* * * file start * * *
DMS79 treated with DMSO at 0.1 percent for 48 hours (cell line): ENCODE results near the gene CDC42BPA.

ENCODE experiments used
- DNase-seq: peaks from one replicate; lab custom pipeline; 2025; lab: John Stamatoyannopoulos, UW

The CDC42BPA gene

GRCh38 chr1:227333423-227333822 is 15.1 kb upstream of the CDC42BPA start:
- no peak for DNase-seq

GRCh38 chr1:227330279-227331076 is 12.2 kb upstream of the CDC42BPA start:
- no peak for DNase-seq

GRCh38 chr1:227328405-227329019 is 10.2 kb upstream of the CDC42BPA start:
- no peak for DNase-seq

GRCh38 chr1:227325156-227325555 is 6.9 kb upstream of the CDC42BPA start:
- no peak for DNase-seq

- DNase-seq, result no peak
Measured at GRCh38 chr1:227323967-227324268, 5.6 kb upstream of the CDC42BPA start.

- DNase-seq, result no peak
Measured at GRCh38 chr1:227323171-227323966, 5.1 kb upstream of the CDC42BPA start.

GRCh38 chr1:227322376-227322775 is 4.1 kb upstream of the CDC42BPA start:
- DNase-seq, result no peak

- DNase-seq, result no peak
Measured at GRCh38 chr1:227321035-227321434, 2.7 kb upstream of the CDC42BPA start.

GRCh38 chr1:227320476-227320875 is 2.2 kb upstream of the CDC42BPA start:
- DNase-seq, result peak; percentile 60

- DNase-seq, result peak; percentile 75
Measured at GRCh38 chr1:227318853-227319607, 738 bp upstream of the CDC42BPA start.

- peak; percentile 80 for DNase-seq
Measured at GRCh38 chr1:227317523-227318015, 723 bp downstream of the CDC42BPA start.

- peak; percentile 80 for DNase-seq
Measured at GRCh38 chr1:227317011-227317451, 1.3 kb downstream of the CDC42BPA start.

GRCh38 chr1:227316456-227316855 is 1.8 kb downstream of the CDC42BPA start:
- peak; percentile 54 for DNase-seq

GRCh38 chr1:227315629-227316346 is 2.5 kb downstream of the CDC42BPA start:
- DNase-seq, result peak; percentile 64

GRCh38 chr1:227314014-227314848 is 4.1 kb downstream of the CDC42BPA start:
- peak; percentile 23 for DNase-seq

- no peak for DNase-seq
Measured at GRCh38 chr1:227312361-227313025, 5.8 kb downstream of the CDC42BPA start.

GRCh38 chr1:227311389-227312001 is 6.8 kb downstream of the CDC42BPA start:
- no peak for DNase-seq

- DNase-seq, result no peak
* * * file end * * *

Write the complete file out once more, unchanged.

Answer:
DMS79 treated with DMSO at 0.1 percent for 48 hours (cell line): ENCODE results near the gene CDC42BPA.

ENCODE experiments used
- DNase-seq: peaks from one replicate; lab custom pipeline; 2025; lab: John Stamatoyannopoulos, UW

The CDC42BPA gene

GRCh38 chr1:227333423-227333822 is 15.1 kb upstream of the CDC42BPA start:
- no peak for DNase-seq

GRCh38 chr1:227330279-227331076 is 12.2 kb upstream of the CDC42BPA start:
- no peak for DNase-seq

GRCh38 chr1:227328405-227329019 is 10.2 kb upstream of the CDC42BPA start:
- no peak for DNase-seq

GRCh38 chr1:227325156-227325555 is 6.9 kb upstream of the CDC42BPA start:
- no peak for DNase-seq

- DNase-seq, result no peak
Measured at GRCh38 chr1:227323967-227324268, 5.6 kb upstream of the CDC42BPA start.

- DNase-seq, result no peak
Measured at GRCh38 chr1:227323171-227323966, 5.1 kb upstream of the CDC42BPA start.

GRCh38 chr1:227322376-227322775 is 4.1 kb upstream of the CDC42BPA start:
- DNase-seq, result no peak

- DNase-seq, result no peak
Measured at GRCh38 chr1:227321035-227321434, 2.7 kb upstream of the CDC42BPA start.

GRCh38 chr1:227320476-227320875 is 2.2 kb upstream of the CDC42BPA start:
- DNase-seq, result peak; percentile 60

- DNase-seq, result peak; percentile 75
Measured at GRCh38 chr1:227318853-227319607, 738 bp upstream of the CDC42BPA start.

- peak; percentile 80 for DNase-seq
Measured at GRCh38 chr1:227317523-227318015, 723 bp downstream of the CDC42BPA start.

- peak; percentile 80 for DNase-seq
Measured at GRCh38 chr1:227317011-227317451, 1.3 kb downstream of the CDC42BPA start.

GRCh38 chr1:227316456-227316855 is 1.8 kb downstream of the CDC42BPA start:
- peak; percentile 54 for DNase-seq

GRCh38 chr1:227315629-227316346 is 2.5 kb downstream of the CDC42BPA start:
- DNase-seq, result peak; percentile 64

GRCh38 chr1:227314014-227314848 is 4.1 kb downstream of the CDC42BPA start:
- peak; percentile 23 for DNase-seq

- no peak for DNase-seq
Measured at GRCh38 chr1:227312361-227313025, 5.8 kb downstream of the CDC42BPA start.

GRCh38 chr1:227311389-227312001 is 6.8 kb downstream of the CDC42BPA start:
- no peak for DNase-seq

- DNase-seq, result no peak